We’ve all seen them, and we’ve all subtly mocked them: those bandwagon-jumping yogis who only post a pose when it happens to make them look great in a bikini (OK, kind of fair), when they’re in Tulum and want to show off that sunset, or they’ve hopped on a yoga challenge over on Instagram (#yogaeverydamnday).
Social media challenges can get a bad rap, for obvious reasons. Yoga shouldn’t be about self-indulgence or gaining followers—it should be about personal development, flexing our muscles and our minds, and, for some, stretching our spirituality, too.
I always felt like I was too cool for a yoga social media challenge. I’d been practicing yoga therapeutically for a decade, before Instagram was a thing. Why would I ever need to post about it? Until one day, my local yoga studio—owned by a friend of mine whom I love and respect (and who is not social media showy)—happened to offer a simple, seven-day challenge.
Each day, we were charged with posting a simple pose, along with modifications, intentions, and mantras to go with it. To participate, I just had to get on the mat and post a picture of myself in that pose—and tag the studio (@yogahabit), along with the hashtags #7daysofyogahabit and #inthehabit. “No judgment, no pressure, just presence,” the studio owner urged.
For whatever reason, at the time I felt compelled to participate. I think, looking back, it was because I was struggling so much with finding some stability: I had just made a major job switch and returned from several weeks of travel in India. I felt all over the place, and I needed something to make me feel reconnected with my body and my purpose back home in Philadelphia. So, I gave up on my hang-ups about yoga and social media posting, my concerns about image and how it would come off, and I gave it a genuine, heartfelt try.
Here’s what I learned. (Oh, and spoiler alert: I won the whole damn challenge: a free month of unlimited yoga, chosen at random from those who participated. How’s that for good karma?)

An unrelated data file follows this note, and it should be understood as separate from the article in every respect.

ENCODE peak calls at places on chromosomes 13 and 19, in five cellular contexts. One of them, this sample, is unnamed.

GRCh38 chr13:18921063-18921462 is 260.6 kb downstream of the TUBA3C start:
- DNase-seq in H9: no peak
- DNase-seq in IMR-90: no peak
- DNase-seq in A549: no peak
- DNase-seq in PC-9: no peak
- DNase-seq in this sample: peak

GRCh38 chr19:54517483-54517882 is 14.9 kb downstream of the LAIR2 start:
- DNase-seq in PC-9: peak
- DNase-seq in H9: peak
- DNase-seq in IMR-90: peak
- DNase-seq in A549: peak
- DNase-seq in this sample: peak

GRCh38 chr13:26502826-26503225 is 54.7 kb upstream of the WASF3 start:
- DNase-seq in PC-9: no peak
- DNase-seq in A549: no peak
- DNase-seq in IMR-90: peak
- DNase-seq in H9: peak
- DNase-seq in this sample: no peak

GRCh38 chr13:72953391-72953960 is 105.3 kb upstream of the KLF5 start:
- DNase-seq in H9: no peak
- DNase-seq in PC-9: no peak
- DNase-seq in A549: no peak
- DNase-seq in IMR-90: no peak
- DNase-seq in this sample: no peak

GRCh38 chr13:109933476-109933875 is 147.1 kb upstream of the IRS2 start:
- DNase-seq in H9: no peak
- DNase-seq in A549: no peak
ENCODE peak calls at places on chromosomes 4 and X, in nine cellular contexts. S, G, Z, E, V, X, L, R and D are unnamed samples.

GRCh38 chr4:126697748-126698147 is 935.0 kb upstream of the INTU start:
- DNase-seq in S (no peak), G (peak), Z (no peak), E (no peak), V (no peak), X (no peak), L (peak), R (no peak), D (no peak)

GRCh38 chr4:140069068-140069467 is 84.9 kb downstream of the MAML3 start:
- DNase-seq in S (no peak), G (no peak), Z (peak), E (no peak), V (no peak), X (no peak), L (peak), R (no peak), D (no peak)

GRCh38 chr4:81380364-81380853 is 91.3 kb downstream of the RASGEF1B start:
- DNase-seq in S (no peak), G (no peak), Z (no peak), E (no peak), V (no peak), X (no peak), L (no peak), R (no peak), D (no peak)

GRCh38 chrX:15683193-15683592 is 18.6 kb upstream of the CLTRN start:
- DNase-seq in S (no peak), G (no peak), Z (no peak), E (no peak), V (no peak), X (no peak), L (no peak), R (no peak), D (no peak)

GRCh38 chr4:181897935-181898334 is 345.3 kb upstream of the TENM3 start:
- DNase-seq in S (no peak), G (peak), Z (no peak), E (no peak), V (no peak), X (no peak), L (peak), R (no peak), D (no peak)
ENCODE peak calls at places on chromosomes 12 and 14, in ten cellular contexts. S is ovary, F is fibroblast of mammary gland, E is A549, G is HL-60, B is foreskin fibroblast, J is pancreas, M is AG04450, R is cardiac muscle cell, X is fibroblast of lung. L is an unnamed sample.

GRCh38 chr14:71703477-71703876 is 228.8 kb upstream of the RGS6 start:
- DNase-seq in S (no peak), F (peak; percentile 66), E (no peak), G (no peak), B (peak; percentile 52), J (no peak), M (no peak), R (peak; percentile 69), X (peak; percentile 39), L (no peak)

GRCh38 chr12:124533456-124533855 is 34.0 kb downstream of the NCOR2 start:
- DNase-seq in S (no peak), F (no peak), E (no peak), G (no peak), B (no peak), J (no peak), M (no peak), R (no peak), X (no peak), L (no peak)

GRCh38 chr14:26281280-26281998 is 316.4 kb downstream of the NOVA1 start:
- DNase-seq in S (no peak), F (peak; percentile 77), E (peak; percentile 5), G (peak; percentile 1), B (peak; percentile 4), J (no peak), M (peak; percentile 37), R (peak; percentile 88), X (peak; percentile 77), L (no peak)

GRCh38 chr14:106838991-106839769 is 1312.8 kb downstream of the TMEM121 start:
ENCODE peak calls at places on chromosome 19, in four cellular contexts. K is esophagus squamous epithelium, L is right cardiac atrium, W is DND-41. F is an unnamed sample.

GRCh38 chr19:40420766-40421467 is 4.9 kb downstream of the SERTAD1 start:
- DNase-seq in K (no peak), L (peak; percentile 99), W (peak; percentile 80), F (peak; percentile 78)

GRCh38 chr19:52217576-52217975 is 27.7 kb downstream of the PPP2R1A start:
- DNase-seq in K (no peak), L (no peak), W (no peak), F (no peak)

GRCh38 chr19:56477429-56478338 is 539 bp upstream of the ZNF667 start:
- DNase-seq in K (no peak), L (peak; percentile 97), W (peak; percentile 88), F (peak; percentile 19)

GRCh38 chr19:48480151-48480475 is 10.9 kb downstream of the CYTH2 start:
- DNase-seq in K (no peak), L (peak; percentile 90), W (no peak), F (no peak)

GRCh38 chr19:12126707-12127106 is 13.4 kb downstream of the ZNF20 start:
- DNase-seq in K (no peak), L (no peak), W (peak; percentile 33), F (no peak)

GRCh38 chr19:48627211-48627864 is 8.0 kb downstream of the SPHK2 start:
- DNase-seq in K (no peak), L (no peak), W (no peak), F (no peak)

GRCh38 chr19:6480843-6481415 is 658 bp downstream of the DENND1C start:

Here’s What I Learned From a Social Media Yoga Challenge
Day 1: Standing Forward Bend (Uttanasana): Take a moment to celebrate those little moments of joy.
I was in the first couple weeks of a tumultuous job change when I started this challenge. So, it was fitting that my first post was at work. I snapped a picture at lunchtime, while I was out taking a walk in the nearby park.
Even if starting that new job was stressful, taking time to not only take a walk, but also to take a minute to lean a camera against a tree (yes, I am now one of those people) and set a timer caused me to actually pause in my day long enough to stay put in a grassy area of the park, appreciate how brilliant the afternoon sunshine was, fold over, and be happy. When I posted the photo, I felt like I was celebrating something small—a forward fold in the sunshine—and it made all the bigger issues seem less intimidating.
Day 2: Downward-Facing Dog (Adho Mukha Svanasana): There’s always time.
I constantly feel like I don’t have enough time to do whatever it is I want to do: spend time with family or friends, work out, practice yoga, get dinner with my boyfriend. But taking time to do a few minutes of yoga for this challenge, even when I got home late from work and felt tapped out, reminded me that there is time—and that my yoga practice doesn’t have to be complicated.
Downward Dog isn’t an especially challenging posture. Posting a photo that wasn’t glamorous—just me on a yoga mat doing a simple pose—made me feel alive. I realized that I really liked doing this: carving out this time, and sharing with others that I was carving out this time. Somehow, it made me feel more awake and aware of my day, my worries, and of how good pausing feels.
Day 3: Heart Bench/Shoulder Opener: It’s OK to be vulnerable and open.